Early Class II treatment. Part 2: Are we clinician scientists or barber surgeons?
Early Class II treatment. Part 2; Are we clinician scientists or barber surgeons?
This is the second part of my post from last week. This is concerned with our presentation at the early treatment point/counterpoint discussion at the AAO conference 2015.
Jonathan Sandler started our session by discussing further data from the systematic review. He also pointed out that while the data suggested that routine early treatment is not effective; it does not mean that early treatment is not indicated for any patient. There always will be patients whose problem is so severe and/or they are being teased so badly that treatment is clearly indicated. In these instances, clinical experience needs to combine with evidence and patient opinion. This led to my final sections which I shall outline below. He also raised the question that if we ignore the evidence then we need to consider if we are clinician scientists or simply barber surgeons?
The evidence-based care movement in dentistry has become firmly established. Nevertheless, there is a common misinterpretation that treatment decisions should be based solely on scientific evidence. This is not the case and I have discussed this previously in this post.
We need to remember that evidence based care has three main components and I have illustrated these in Figure 1. The best way to interpret this interaction is to consider that the initial stage of developing a treatment decision is based around a combination of evidence and clinical experience. This is then followed by the essential step of outlining the possible treatments to our patients, along with any available evidence. As a result, they are in a position to take an informed decision on their care. In a situation where there is substantial evidence, it is likely that the evidence will outweigh clinical experience, because uncertainty is reduced. However, when there is limited evidence clinical experience then carries more weight.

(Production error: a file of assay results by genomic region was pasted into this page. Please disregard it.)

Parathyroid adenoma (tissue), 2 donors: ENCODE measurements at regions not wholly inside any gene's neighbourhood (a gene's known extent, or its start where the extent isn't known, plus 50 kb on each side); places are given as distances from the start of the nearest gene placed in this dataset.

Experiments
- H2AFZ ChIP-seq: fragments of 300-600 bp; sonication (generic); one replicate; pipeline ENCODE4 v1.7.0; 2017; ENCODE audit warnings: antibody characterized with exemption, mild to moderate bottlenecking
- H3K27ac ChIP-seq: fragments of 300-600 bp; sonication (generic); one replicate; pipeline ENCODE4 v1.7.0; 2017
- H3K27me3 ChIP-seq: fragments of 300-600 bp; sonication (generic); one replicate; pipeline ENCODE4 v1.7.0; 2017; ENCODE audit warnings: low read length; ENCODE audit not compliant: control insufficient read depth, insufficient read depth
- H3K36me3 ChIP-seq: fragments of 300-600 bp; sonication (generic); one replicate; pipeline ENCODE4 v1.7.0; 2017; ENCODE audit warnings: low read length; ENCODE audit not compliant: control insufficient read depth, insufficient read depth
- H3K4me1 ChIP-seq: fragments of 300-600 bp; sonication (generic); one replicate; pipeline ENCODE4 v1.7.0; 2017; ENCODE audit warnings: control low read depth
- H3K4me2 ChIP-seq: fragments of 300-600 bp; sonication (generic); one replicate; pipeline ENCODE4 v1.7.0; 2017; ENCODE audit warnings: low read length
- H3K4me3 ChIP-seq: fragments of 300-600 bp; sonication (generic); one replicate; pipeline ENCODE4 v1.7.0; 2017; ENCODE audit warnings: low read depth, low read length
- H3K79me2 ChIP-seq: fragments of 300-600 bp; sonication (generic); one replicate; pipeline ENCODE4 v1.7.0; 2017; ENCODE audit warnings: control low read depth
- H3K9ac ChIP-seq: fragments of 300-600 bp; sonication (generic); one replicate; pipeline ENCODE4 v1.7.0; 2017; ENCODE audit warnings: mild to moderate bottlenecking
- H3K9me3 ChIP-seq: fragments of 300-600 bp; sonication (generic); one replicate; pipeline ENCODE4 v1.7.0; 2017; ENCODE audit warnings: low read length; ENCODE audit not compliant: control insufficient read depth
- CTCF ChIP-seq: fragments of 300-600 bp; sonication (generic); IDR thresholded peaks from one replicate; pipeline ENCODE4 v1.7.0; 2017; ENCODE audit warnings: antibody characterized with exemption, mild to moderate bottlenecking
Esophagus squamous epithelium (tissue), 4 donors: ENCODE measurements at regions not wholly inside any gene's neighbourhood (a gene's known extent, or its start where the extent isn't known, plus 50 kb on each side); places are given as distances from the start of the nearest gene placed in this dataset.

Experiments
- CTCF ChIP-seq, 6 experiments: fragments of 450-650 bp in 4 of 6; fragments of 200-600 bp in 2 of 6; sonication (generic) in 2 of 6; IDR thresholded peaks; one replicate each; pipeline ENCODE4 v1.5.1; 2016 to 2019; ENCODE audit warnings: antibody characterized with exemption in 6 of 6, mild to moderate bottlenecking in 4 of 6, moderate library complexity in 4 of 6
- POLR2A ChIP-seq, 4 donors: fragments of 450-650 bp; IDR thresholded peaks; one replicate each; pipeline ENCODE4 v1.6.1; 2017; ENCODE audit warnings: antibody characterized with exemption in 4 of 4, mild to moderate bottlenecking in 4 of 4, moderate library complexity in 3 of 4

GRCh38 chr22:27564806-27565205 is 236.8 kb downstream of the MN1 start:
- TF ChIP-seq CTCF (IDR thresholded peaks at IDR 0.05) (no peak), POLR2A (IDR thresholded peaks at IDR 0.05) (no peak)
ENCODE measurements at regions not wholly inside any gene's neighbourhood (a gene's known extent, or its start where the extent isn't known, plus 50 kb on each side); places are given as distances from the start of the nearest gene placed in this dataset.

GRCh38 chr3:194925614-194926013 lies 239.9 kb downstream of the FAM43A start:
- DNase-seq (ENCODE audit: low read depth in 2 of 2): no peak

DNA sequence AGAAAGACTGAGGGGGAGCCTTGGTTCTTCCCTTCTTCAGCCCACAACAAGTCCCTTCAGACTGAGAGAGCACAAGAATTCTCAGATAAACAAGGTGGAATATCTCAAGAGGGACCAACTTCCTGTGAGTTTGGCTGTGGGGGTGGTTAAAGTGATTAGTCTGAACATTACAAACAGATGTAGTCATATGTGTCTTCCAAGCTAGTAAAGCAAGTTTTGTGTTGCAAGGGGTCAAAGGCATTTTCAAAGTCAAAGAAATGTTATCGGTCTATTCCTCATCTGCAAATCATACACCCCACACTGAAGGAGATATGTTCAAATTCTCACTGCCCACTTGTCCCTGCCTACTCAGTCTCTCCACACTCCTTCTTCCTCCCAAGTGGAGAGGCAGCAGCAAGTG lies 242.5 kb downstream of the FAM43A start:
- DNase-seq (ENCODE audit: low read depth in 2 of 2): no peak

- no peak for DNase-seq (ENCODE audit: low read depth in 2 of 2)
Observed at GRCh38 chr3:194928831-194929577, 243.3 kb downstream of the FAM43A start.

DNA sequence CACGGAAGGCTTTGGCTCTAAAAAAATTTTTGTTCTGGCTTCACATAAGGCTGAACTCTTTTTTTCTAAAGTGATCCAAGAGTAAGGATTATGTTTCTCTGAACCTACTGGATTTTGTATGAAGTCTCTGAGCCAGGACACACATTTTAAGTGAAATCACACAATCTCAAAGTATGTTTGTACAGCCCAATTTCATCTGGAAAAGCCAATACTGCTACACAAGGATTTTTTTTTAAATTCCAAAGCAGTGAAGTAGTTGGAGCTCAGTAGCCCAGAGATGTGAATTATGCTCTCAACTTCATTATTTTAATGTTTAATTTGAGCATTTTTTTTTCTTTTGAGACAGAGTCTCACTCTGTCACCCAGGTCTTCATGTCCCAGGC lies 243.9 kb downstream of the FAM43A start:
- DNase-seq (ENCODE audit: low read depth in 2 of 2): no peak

It is then clear to me that the most important component of this relationship is the information that we provide to our patients. If the evidence is high and uncertainty is low, we can provide evidence-based recommendations. We certainly cannot ignore the evidence and we should not be saying to them “there is substantial evidence that we should treat you in a certain way, but I’m going to ignore it completely because of my clinical experience”.
I would also like to point out that when evidence is lacking, there is nothing wrong with explaining to our patients that there is limited evidence, but our experience suggests that they should be treated in a certain way. Our patients will then have all the evidence required to make an informed decision as part of consent to treatment.
In the case of early class II treatment, the evidence is clear and we cannot ignore it if we are to ethically consent our patients to treatment.
In my final comments, in our counterpoint, I expressed disappointment that we were having this debate. In this respect it is worth mentioning the comments of Dr David Sackett one of the founders of evidence-based medicine. In 1985 he spoke at the Moyers symposium and stated
“Orthodontics is behind such treatment modalities as acupuncture, hypnosis, homoeopathy and on a par with Scientology”.
He then attended the Moyers symposium again in 1994 when the early results of the class II studies were being presented He responded by saying.
“All orthodontists should look with pride on these trials, for they mark the entry of your profession into the ranks of the scientific health disciplines”.
At this point the United States was leading in clinical trials. But since then I wonder if there has been a lack of momentum and researchers from other countries are beginning to lead the way?
Finally, at the end of our presentation, my overall feeling was disappointment that in the face of so much evidence we were still debating early class II treatment. Indeed, Drs Dugoni and Oh suggested that this was a controversial area! I propose that it is not; we have the evidence on this clinical question. It is time to move on… or indeed, are we clinician scientists or barber surgeons?